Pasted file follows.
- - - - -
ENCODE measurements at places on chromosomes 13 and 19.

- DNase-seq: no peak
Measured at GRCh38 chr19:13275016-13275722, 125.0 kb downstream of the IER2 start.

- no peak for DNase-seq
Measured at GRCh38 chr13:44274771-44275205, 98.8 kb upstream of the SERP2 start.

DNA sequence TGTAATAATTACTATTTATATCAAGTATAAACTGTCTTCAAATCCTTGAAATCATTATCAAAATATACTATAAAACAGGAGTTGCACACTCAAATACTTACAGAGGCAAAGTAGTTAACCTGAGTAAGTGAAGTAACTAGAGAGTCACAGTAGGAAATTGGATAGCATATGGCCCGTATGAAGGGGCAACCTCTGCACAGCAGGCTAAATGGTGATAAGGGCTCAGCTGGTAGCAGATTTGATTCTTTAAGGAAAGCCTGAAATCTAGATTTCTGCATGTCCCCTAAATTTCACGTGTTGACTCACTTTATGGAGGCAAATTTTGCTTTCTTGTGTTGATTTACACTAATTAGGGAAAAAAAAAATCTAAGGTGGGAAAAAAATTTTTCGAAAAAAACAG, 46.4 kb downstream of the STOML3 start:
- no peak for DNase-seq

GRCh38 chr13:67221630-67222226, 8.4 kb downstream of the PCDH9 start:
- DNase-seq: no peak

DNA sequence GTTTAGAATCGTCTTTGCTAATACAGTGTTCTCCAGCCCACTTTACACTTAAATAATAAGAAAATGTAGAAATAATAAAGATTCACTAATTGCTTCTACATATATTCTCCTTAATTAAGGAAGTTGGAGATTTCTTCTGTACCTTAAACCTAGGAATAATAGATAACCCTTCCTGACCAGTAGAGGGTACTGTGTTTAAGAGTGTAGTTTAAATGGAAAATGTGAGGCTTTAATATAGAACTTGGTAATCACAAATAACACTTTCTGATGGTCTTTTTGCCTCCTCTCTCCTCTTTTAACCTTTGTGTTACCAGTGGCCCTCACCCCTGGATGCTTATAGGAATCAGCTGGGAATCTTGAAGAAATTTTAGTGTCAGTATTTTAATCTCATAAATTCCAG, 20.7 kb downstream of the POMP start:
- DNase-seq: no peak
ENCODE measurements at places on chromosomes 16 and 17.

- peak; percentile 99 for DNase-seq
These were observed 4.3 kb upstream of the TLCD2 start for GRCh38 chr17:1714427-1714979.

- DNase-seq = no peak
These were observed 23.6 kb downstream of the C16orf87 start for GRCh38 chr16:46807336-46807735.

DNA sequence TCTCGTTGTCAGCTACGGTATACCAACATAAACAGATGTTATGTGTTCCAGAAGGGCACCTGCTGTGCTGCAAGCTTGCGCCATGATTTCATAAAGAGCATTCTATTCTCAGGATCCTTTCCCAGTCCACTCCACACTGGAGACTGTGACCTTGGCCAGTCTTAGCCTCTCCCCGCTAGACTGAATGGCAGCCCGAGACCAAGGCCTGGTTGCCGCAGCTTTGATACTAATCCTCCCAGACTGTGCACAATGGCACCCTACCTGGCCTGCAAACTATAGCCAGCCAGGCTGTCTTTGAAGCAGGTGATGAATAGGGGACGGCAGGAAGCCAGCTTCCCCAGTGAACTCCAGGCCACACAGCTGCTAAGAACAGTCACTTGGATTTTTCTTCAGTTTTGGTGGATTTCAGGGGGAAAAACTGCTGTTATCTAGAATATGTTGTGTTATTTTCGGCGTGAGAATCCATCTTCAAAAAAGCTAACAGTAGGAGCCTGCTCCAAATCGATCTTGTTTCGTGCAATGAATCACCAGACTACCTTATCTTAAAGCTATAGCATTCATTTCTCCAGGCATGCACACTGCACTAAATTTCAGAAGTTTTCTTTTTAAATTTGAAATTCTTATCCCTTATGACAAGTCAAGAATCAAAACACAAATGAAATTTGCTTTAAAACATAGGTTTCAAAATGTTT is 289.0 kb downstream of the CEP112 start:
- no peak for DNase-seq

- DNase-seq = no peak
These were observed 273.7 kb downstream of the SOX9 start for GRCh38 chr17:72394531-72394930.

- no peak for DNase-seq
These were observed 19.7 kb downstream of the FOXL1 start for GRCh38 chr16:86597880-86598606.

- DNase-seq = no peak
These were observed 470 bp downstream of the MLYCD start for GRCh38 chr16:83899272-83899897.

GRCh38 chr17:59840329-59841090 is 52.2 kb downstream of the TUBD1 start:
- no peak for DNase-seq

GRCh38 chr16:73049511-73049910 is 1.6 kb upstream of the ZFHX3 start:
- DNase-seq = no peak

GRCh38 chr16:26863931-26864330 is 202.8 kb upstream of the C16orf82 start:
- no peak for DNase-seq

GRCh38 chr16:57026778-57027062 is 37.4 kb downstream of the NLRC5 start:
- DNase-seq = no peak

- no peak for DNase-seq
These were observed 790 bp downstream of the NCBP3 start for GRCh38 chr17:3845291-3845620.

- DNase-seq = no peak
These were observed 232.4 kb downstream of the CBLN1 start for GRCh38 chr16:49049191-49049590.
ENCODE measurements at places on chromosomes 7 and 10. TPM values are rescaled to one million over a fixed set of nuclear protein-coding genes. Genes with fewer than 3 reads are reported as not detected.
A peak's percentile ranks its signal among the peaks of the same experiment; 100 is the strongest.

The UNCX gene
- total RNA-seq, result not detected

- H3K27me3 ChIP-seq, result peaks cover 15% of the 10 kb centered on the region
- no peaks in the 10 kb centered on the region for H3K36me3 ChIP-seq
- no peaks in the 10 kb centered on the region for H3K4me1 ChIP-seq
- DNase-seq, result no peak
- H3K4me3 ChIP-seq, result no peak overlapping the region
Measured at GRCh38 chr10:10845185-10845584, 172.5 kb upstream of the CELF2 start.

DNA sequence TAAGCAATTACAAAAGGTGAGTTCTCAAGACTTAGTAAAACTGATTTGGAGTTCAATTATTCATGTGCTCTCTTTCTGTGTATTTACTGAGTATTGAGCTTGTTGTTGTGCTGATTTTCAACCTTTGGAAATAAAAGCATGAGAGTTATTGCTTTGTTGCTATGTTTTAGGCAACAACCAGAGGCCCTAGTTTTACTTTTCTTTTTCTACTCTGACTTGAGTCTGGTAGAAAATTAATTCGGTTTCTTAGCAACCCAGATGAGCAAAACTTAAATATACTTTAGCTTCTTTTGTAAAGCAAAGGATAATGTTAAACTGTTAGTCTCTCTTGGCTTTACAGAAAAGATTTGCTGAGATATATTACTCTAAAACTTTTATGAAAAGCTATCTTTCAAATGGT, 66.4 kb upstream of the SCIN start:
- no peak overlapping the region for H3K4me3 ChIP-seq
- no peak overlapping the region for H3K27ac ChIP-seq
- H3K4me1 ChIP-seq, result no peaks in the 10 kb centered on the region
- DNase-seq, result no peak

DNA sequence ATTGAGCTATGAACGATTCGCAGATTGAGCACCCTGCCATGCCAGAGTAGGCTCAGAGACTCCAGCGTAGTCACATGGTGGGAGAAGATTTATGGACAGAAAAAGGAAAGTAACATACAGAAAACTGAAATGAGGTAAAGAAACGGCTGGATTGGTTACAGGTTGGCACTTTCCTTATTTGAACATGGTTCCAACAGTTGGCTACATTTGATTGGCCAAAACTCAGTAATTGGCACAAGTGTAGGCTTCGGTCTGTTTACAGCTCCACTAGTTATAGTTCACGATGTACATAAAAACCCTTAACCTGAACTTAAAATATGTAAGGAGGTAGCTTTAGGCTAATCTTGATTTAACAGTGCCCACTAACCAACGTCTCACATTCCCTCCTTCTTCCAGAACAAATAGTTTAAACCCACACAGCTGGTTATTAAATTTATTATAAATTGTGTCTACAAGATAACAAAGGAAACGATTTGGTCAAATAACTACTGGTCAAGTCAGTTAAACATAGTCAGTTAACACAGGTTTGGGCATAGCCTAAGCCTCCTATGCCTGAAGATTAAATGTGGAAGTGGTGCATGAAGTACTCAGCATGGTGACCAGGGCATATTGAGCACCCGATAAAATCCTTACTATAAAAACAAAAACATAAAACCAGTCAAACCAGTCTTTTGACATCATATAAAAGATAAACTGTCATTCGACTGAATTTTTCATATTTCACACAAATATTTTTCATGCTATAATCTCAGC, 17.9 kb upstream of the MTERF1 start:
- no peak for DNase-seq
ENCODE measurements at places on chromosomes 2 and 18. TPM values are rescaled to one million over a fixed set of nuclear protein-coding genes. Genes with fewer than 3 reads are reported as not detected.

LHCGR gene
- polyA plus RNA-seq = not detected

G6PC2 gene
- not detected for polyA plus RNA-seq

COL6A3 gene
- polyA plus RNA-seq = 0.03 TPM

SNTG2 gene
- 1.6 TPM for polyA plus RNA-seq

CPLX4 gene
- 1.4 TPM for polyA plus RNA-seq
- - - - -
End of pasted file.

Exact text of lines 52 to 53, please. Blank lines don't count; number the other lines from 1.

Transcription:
DNA sequence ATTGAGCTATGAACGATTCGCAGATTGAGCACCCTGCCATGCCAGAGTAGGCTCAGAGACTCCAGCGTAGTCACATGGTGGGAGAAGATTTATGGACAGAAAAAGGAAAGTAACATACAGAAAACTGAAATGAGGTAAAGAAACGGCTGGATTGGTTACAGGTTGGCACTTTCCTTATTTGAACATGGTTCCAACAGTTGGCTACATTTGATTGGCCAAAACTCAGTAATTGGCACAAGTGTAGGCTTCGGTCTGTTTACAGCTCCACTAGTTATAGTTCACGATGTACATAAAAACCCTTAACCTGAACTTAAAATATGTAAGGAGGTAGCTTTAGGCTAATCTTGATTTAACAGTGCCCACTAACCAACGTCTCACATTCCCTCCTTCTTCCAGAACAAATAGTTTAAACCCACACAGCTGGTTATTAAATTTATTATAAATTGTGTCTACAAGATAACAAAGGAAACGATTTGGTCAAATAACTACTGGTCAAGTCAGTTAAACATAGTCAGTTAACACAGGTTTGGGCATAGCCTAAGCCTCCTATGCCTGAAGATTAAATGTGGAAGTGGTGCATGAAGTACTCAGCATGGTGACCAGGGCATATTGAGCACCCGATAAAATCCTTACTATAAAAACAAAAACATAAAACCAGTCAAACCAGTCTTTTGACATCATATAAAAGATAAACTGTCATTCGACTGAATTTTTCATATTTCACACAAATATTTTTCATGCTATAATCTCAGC, 17.9 kb upstream of the MTERF1 start:
- no peak for DNase-seq